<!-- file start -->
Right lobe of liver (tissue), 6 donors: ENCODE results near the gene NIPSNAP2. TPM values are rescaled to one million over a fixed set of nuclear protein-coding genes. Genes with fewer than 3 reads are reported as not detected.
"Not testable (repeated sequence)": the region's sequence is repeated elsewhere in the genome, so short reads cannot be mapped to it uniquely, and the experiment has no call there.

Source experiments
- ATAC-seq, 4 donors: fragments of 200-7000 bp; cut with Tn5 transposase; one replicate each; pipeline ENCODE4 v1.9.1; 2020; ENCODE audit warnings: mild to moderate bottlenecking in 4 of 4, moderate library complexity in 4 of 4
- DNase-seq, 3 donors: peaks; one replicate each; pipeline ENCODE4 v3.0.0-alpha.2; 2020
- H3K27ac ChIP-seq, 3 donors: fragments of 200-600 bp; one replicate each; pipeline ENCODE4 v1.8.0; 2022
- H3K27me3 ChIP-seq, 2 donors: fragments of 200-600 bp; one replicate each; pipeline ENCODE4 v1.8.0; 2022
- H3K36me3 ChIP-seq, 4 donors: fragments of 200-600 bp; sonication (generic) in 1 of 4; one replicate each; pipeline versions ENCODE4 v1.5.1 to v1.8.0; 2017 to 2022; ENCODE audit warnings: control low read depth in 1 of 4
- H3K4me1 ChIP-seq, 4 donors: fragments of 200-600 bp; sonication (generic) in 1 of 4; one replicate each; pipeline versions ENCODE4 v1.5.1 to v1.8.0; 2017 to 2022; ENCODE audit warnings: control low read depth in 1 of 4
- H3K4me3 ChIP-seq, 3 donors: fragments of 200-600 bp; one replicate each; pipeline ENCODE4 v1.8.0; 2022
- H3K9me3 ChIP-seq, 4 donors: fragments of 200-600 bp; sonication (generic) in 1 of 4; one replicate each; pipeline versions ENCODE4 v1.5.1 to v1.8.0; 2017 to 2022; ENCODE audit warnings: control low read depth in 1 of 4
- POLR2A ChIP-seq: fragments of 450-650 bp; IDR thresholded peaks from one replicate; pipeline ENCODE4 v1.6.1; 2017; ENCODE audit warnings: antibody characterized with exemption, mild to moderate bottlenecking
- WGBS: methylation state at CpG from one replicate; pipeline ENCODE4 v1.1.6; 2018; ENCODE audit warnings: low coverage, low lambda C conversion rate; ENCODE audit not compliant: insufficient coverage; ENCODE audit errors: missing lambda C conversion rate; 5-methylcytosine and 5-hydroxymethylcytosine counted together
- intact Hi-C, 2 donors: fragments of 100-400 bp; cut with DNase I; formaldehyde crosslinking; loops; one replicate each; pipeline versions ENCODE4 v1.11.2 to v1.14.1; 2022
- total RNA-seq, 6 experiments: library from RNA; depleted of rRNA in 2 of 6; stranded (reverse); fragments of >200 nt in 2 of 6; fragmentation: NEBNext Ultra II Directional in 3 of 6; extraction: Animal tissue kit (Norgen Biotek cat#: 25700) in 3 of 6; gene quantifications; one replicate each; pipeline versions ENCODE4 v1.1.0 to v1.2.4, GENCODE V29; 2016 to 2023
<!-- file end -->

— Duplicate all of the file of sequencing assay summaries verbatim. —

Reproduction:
Right lobe of liver (tissue), 6 donors: ENCODE results near the gene NIPSNAP2. TPM values are rescaled to one million over a fixed set of nuclear protein-coding genes. Genes with fewer than 3 reads are reported as not detected.
"Not testable (repeated sequence)": the region's sequence is repeated elsewhere in the genome, so short reads cannot be mapped to it uniquely, and the experiment has no call there.

Source experiments
- ATAC-seq, 4 donors: fragments of 200-7000 bp; cut with Tn5 transposase; one replicate each; pipeline ENCODE4 v1.9.1; 2020; ENCODE audit warnings: mild to moderate bottlenecking in 4 of 4, moderate library complexity in 4 of 4
- DNase-seq, 3 donors: peaks; one replicate each; pipeline ENCODE4 v3.0.0-alpha.2; 2020
- H3K27ac ChIP-seq, 3 donors: fragments of 200-600 bp; one replicate each; pipeline ENCODE4 v1.8.0; 2022
- H3K27me3 ChIP-seq, 2 donors: fragments of 200-600 bp; one replicate each; pipeline ENCODE4 v1.8.0; 2022
- H3K36me3 ChIP-seq, 4 donors: fragments of 200-600 bp; sonication (generic) in 1 of 4; one replicate each; pipeline versions ENCODE4 v1.5.1 to v1.8.0; 2017 to 2022; ENCODE audit warnings: control low read depth in 1 of 4
- H3K4me1 ChIP-seq, 4 donors: fragments of 200-600 bp; sonication (generic) in 1 of 4; one replicate each; pipeline versions ENCODE4 v1.5.1 to v1.8.0; 2017 to 2022; ENCODE audit warnings: control low read depth in 1 of 4
- H3K4me3 ChIP-seq, 3 donors: fragments of 200-600 bp; one replicate each; pipeline ENCODE4 v1.8.0; 2022
- H3K9me3 ChIP-seq, 4 donors: fragments of 200-600 bp; sonication (generic) in 1 of 4; one replicate each; pipeline versions ENCODE4 v1.5.1 to v1.8.0; 2017 to 2022; ENCODE audit warnings: control low read depth in 1 of 4
- POLR2A ChIP-seq: fragments of 450-650 bp; IDR thresholded peaks from one replicate; pipeline ENCODE4 v1.6.1; 2017; ENCODE audit warnings: antibody characterized with exemption, mild to moderate bottlenecking
- WGBS: methylation state at CpG from one replicate; pipeline ENCODE4 v1.1.6; 2018; ENCODE audit warnings: low coverage, low lambda C conversion rate; ENCODE audit not compliant: insufficient coverage; ENCODE audit errors: missing lambda C conversion rate; 5-methylcytosine and 5-hydroxymethylcytosine counted together
- intact Hi-C, 2 donors: fragments of 100-400 bp; cut with DNase I; formaldehyde crosslinking; loops; one replicate each; pipeline versions ENCODE4 v1.11.2 to v1.14.1; 2022
- total RNA-seq, 6 experiments: library from RNA; depleted of rRNA in 2 of 6; stranded (reverse); fragments of >200 nt in 2 of 6; fragmentation: NEBNext Ultra II Directional in 3 of 6; extraction: Animal tissue kit (Norgen Biotek cat#: 25700) in 3 of 6; gene quantifications; one replicate each; pipeline versions ENCODE4 v1.1.0 to v1.2.4, GENCODE V29; 2016 to 2023